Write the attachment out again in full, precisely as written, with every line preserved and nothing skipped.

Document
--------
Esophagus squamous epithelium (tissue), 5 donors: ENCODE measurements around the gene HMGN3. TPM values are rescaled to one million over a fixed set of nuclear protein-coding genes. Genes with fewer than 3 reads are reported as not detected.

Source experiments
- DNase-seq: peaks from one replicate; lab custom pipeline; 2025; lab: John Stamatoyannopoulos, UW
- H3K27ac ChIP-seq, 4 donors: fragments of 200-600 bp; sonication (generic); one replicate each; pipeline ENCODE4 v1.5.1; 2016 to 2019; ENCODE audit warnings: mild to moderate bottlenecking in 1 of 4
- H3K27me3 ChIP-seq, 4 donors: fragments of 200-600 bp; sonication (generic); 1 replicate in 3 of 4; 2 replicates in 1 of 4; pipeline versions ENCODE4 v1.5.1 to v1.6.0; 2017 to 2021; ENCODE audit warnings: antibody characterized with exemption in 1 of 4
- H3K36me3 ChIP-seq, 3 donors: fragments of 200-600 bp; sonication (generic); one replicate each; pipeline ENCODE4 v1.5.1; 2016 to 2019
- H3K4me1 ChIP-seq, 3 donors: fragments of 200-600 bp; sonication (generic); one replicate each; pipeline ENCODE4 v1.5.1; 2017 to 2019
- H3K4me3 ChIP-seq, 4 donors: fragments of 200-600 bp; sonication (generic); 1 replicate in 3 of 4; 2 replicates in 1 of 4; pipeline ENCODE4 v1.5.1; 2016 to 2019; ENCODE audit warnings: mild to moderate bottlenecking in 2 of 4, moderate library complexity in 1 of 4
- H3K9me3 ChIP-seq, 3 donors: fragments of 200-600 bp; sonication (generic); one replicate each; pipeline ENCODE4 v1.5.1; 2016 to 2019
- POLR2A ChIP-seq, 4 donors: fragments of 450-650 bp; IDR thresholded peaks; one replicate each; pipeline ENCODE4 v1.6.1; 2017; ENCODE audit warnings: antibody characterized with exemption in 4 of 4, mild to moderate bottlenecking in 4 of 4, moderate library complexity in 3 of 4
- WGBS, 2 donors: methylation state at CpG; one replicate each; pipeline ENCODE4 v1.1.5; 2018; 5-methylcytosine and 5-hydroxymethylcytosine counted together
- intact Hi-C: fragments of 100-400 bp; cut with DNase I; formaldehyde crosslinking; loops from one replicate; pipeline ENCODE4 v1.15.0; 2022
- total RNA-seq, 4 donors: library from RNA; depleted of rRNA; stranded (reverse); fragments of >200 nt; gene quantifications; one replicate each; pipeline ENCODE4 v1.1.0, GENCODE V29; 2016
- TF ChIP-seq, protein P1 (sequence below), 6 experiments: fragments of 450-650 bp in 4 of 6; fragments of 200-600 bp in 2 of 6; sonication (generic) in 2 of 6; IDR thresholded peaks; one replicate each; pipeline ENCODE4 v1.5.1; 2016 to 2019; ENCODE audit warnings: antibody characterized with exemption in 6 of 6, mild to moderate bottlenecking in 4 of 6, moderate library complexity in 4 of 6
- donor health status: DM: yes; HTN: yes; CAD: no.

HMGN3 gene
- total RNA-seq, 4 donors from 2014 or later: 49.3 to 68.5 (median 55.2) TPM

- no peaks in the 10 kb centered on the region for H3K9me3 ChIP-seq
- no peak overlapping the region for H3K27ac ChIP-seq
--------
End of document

Esophagus squamous epithelium (tissue), 5 donors: ENCODE measurements around the gene HMGN3. TPM values are rescaled to one million over a fixed set of nuclear protein-coding genes. Genes with fewer than 3 reads are reported as not detected.

Source experiments
- DNase-seq: peaks from one replicate; lab custom pipeline; 2025; lab: John Stamatoyannopoulos, UW
- H3K27ac ChIP-seq, 4 donors: fragments of 200-600 bp; sonication (generic); one replicate each; pipeline ENCODE4 v1.5.1; 2016 to 2019; ENCODE audit warnings: mild to moderate bottlenecking in 1 of 4
- H3K27me3 ChIP-seq, 4 donors: fragments of 200-600 bp; sonication (generic); 1 replicate in 3 of 4; 2 replicates in 1 of 4; pipeline versions ENCODE4 v1.5.1 to v1.6.0; 2017 to 2021; ENCODE audit warnings: antibody characterized with exemption in 1 of 4
- H3K36me3 ChIP-seq, 3 donors: fragments of 200-600 bp; sonication (generic); one replicate each; pipeline ENCODE4 v1.5.1; 2016 to 2019
- H3K4me1 ChIP-seq, 3 donors: fragments of 200-600 bp; sonication (generic); one replicate each; pipeline ENCODE4 v1.5.1; 2017 to 2019
- H3K4me3 ChIP-seq, 4 donors: fragments of 200-600 bp; sonication (generic); 1 replicate in 3 of 4; 2 replicates in 1 of 4; pipeline ENCODE4 v1.5.1; 2016 to 2019; ENCODE audit warnings: mild to moderate bottlenecking in 2 of 4, moderate library complexity in 1 of 4
- H3K9me3 ChIP-seq, 3 donors: fragments of 200-600 bp; sonication (generic); one replicate each; pipeline ENCODE4 v1.5.1; 2016 to 2019
- POLR2A ChIP-seq, 4 donors: fragments of 450-650 bp; IDR thresholded peaks; one replicate each; pipeline ENCODE4 v1.6.1; 2017; ENCODE audit warnings: antibody characterized with exemption in 4 of 4, mild to moderate bottlenecking in 4 of 4, moderate library complexity in 3 of 4
- WGBS, 2 donors: methylation state at CpG; one replicate each; pipeline ENCODE4 v1.1.5; 2018; 5-methylcytosine and 5-hydroxymethylcytosine counted together
- intact Hi-C: fragments of 100-400 bp; cut with DNase I; formaldehyde crosslinking; loops from one replicate; pipeline ENCODE4 v1.15.0; 2022
- total RNA-seq, 4 donors: library from RNA; depleted of rRNA; stranded (reverse); fragments of >200 nt; gene quantifications; one replicate each; pipeline ENCODE4 v1.1.0, GENCODE V29; 2016
- TF ChIP-seq, protein P1 (sequence below), 6 experiments: fragments of 450-650 bp in 4 of 6; fragments of 200-600 bp in 2 of 6; sonication (generic) in 2 of 6; IDR thresholded peaks; one replicate each; pipeline ENCODE4 v1.5.1; 2016 to 2019; ENCODE audit warnings: antibody characterized with exemption in 6 of 6, mild to moderate bottlenecking in 4 of 6, moderate library complexity in 4 of 6
- donor health status: DM: yes; HTN: yes; CAD: no.

HMGN3 gene
- total RNA-seq, 4 donors from 2014 or later: 49.3 to 68.5 (median 55.2) TPM

- no peaks in the 10 kb centered on the region for H3K9me3 ChIP-seq
- no peak overlapping the region for H3K27ac ChIP-seq